A 1,400-Year-Old Ginkgo Tree In A Chinese Monastery Paints The Internet

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A Ginkgo tree planted by an ancient Chinese emperor of the early Tang Dynasty has gone viral as the leaves turned flaming orange and yellow with the advent of autumn. The 1,400-year-old tree attracted netizens to the ancient temple with the entire courtyard covered in the flaming leaves.

The Ginkgo tree in the ancient temple in Xi’an, the capital of the Shaanxi Province in Northwest China was planted by Emperor Li Shimin, one of China’s greatest emperors.

Autumn Gold: The Ginkgo Tree Gives The Perfect Golden Yellow Color

The leaves that turned yellow with the coming of winter had turned yellow and covered the entire courtyard. The statue of Buddha under the tree attracted photographers in their droves.

The tree is among the list of ancient and famous trees under national protection. The daily rush to catch a glimpse of the trees has also been restricted by the administration. To protect the temple environment and especially the tree, the authorities have put in place an online system of booking for visitors.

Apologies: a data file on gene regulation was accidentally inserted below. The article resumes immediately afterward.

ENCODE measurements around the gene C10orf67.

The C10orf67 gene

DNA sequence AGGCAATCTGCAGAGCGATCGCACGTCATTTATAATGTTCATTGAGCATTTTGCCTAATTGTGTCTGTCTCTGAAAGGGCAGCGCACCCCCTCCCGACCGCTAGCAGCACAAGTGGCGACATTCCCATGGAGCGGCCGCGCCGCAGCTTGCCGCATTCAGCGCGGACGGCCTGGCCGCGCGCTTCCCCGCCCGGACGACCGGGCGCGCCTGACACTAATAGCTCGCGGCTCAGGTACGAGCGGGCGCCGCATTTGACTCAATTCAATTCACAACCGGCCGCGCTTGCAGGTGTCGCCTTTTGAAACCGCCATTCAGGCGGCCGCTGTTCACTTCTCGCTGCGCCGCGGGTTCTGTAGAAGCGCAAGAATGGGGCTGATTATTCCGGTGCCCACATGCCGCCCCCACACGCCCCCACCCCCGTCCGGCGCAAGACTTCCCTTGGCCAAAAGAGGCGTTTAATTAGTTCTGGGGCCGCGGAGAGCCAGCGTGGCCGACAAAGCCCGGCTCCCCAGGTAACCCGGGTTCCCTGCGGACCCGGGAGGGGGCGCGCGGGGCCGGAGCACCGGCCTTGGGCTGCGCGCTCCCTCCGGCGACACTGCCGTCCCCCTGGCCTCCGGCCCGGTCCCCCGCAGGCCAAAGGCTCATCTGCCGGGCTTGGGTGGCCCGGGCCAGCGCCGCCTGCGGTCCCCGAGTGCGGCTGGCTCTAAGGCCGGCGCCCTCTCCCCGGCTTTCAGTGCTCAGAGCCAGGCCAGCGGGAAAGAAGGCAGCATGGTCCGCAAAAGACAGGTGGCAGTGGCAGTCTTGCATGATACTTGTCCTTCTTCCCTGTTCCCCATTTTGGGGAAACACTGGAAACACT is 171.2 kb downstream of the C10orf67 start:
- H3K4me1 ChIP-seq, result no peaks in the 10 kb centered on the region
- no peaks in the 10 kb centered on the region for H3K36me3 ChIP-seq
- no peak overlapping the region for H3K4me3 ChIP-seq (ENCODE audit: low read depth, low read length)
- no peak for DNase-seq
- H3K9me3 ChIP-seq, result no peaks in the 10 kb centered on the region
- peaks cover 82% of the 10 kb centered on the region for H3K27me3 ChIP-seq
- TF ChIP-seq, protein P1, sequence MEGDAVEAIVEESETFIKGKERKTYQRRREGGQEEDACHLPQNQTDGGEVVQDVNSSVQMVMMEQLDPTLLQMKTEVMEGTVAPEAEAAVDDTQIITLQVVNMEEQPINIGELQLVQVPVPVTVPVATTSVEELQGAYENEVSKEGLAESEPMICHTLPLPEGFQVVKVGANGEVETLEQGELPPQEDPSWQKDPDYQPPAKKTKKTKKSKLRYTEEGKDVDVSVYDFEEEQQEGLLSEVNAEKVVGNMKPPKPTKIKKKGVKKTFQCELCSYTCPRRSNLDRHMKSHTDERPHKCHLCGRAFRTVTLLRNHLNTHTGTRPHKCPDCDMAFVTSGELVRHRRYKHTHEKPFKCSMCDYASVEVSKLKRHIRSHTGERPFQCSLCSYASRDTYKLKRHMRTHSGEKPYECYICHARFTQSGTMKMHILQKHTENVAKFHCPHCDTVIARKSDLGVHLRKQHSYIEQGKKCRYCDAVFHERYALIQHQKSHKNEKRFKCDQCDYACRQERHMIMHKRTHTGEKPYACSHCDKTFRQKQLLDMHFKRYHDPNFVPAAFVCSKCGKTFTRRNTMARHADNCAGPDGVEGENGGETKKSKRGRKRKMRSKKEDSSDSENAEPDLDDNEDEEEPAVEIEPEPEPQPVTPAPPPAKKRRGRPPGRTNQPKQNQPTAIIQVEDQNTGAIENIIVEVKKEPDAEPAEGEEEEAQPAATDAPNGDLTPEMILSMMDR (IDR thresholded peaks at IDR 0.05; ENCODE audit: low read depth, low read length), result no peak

The temple continues to be packed as thousands continue to visit it every day. The broad, fan-shaped leaves of the Ginkgo tree with their ‘Autumn Gold’ hue, are the perfect fall color in nature. They impart a visual loveliness to the stunning landscape and add a different dimension to the beauty as the yellowish color turns deeper.

Read: Daisugi: An Ancient Style Of Planting Trees In A Platform Of Trees

Tham Khai Meng has posted a series of pictures taken by Han Fei depicting the incredible beauty of the tree. It appears like a tree of gold with golden leaves all around it in the temple’s courtyard.

Only 3,000 people are being allowed to visit the incredibly beautiful Ginkgo tree each day. The Zen monastery received around 60,000 people in the space of 20 days. Also known as the maidenhair tree, the ginkgo tree is referred to as a ‘living fossil’.

It is said to be among the few survivors of an ancient species of trees that are older than the dinosaurs. It is a large deciduous tree native to China with fan-shaped leaves and turns bare in winter.

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